1. Bruce McEwen is positive :
[T]his deal makes superb sense. … As for the New York/London divide specifically, we are informed by a UK legal publication that the architects of this deal should be grateful Hogan doesn't have its roots here in the Empire State: "A conservatively-run practice like Hogan, with a centre of gravity outside the brittle egos of Manhattan, shouldn't be the hardest American firm to align with a UK practice."…The point is simply this: As an industry, we are not nearly as "internationalized" as our clients, and certainly not remotely as global as the premier clients we all aspire to serve.
It sounds to me as though the leadership of Lovells and of Hogan & Hartson are focusing on genuine strategic objectives and not on "who's on first."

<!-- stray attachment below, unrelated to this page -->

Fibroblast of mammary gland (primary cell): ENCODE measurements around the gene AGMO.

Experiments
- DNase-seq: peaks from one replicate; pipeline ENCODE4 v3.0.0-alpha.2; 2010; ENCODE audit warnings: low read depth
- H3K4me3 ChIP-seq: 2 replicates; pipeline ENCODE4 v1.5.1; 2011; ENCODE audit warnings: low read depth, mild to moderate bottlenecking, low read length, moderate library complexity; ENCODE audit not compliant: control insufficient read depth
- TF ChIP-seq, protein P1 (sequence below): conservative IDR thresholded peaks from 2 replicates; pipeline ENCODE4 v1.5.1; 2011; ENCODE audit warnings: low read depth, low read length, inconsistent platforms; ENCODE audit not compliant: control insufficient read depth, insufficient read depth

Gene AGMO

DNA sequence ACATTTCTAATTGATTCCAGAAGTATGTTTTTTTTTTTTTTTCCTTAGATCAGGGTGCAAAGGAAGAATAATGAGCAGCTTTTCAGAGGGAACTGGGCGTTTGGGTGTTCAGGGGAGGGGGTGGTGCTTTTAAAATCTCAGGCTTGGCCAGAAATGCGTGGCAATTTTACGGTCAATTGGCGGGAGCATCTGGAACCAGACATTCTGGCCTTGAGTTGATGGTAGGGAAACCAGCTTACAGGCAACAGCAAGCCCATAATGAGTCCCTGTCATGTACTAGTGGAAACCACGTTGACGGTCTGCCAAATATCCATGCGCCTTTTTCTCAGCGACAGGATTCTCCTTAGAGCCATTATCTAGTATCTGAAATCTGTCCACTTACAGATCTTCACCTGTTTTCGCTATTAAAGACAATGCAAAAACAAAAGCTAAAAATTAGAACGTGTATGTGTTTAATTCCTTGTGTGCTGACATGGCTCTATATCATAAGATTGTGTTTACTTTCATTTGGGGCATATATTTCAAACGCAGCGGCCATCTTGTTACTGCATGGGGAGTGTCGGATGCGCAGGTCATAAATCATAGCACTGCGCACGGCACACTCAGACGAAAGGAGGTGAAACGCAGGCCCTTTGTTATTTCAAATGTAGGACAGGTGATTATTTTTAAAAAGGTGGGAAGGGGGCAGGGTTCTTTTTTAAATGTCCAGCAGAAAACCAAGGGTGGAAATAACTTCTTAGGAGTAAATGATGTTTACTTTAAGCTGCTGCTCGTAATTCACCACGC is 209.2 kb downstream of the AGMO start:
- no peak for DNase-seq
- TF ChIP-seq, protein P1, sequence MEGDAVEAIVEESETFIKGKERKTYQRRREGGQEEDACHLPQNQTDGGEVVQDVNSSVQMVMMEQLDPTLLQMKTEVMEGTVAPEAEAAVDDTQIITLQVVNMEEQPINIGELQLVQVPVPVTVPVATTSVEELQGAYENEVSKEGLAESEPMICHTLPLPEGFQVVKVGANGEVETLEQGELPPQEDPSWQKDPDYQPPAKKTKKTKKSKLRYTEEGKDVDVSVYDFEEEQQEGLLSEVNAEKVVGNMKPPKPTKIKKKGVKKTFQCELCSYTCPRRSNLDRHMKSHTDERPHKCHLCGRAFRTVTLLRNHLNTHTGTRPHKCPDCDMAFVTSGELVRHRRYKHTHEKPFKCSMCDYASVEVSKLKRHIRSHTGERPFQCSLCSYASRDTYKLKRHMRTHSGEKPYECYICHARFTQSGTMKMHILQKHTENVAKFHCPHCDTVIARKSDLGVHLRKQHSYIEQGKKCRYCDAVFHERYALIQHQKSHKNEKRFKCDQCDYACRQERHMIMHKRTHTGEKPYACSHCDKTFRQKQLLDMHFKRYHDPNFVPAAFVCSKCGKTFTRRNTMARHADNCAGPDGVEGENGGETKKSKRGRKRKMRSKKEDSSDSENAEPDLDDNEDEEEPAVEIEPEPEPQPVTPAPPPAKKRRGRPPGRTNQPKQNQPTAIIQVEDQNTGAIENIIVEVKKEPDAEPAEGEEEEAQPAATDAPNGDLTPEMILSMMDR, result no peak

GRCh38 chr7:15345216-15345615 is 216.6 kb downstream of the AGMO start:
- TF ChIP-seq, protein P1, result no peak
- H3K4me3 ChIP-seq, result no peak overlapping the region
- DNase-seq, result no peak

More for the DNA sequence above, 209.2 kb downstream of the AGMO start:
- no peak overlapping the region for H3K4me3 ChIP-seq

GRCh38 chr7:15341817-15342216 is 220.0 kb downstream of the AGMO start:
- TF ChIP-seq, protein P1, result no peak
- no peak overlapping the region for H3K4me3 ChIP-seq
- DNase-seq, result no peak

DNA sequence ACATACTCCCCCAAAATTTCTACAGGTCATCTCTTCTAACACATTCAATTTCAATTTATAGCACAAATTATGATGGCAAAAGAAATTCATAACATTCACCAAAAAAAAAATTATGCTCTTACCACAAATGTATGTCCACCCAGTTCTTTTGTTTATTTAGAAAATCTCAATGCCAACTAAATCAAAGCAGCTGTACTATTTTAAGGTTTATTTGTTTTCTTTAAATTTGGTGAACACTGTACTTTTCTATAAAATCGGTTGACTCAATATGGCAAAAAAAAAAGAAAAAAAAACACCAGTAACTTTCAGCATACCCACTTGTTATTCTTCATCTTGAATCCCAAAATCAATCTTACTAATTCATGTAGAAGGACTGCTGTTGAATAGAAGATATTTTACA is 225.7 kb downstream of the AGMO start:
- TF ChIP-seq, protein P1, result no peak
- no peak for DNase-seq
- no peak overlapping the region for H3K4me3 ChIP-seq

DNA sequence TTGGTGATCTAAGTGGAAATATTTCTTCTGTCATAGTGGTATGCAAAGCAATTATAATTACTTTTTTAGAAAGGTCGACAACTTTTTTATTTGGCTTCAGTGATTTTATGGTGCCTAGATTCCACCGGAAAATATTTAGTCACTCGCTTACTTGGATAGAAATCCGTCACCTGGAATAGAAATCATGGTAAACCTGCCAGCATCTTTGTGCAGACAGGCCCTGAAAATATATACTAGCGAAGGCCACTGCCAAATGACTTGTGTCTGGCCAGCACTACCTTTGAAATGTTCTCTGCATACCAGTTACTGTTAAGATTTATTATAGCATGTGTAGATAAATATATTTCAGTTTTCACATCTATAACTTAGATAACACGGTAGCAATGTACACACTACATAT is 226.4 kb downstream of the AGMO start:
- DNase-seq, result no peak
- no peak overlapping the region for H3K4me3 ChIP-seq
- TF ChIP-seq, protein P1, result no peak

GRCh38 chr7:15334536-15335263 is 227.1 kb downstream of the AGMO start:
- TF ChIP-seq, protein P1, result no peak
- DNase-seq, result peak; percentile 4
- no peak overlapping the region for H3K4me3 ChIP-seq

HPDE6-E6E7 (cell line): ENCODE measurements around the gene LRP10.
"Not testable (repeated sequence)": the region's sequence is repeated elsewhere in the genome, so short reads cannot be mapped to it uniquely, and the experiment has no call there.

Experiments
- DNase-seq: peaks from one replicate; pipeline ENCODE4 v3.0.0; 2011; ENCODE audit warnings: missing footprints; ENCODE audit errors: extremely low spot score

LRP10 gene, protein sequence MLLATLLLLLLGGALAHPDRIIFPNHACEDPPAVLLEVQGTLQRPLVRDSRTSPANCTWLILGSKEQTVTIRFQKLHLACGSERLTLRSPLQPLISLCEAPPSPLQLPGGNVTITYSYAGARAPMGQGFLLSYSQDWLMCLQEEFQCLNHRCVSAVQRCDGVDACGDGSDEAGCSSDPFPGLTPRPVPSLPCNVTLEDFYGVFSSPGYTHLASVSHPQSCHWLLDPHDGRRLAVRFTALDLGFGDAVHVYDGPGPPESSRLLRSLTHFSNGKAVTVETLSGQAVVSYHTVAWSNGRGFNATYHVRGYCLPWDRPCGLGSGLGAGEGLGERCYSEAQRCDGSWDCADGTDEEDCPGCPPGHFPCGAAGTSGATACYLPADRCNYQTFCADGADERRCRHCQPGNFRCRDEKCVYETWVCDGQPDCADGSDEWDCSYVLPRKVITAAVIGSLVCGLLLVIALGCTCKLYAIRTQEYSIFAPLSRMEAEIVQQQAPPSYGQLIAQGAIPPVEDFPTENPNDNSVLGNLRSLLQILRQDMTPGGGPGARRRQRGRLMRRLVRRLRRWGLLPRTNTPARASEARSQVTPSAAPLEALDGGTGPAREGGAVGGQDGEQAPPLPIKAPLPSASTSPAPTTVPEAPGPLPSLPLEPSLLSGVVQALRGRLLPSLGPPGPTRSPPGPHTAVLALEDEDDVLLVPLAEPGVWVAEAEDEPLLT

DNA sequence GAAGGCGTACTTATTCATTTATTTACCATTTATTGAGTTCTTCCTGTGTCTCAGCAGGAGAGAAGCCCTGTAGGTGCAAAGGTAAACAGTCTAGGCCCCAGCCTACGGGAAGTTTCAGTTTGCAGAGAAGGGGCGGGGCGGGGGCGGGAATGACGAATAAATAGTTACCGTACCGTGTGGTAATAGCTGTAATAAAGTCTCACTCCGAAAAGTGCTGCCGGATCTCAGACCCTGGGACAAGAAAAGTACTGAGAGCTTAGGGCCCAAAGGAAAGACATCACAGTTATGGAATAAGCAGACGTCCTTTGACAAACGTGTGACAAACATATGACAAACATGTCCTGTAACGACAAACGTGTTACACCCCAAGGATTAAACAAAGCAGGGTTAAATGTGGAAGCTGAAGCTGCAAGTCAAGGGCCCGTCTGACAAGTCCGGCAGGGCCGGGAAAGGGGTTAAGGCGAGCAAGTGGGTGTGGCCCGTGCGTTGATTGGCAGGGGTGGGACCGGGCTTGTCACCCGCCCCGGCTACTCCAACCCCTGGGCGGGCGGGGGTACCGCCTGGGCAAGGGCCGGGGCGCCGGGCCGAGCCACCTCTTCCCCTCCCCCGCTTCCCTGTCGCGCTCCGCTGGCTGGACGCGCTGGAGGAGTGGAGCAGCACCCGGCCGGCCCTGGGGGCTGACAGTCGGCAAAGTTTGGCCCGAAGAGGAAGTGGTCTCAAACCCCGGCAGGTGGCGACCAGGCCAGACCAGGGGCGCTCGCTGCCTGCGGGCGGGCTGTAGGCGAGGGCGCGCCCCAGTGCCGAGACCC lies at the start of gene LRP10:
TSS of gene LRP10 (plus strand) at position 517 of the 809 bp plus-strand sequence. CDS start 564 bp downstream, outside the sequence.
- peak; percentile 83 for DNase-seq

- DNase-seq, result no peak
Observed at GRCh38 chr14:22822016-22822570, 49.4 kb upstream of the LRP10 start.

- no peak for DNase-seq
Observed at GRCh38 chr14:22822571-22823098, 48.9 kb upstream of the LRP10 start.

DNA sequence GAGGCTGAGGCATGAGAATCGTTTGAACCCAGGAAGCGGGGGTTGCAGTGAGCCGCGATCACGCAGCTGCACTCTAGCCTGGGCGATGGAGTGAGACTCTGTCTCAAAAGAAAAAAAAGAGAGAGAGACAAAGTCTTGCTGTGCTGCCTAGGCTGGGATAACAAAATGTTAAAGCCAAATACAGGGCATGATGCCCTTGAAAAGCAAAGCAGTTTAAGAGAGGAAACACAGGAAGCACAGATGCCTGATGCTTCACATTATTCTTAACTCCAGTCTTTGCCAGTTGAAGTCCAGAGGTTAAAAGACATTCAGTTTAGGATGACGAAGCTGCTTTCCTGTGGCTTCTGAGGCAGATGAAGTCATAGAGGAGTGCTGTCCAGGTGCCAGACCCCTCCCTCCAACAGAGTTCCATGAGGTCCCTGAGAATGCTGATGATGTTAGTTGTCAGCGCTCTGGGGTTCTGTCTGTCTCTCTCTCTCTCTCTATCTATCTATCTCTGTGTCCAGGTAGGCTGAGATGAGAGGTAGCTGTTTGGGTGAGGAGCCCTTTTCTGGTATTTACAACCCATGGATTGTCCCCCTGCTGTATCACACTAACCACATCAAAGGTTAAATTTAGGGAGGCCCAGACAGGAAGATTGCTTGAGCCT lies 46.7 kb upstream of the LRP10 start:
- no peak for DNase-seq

2. Larry Ribstein is skeptical:
[T]he consultants think clients will pay premium prices to a firm that can provide integrated advice on global regulatory and antitrust issues. But in order for that to work, the firm has to keep all those lawyers working for the firm. … Think about what happened to other firms that have grown rapidly to become one-stop-shopping behemoths. Remember Brobeck?
3. Aric Press on what it means:
Hogells would start life with real advantages, with powerful government, regulatory and litigation practices around the world. These would have critical mass: A quick count yields a projected 90 partners in Germany, 20 in China, 10 in Moscow, eight in the Emirates.
-posted by brian
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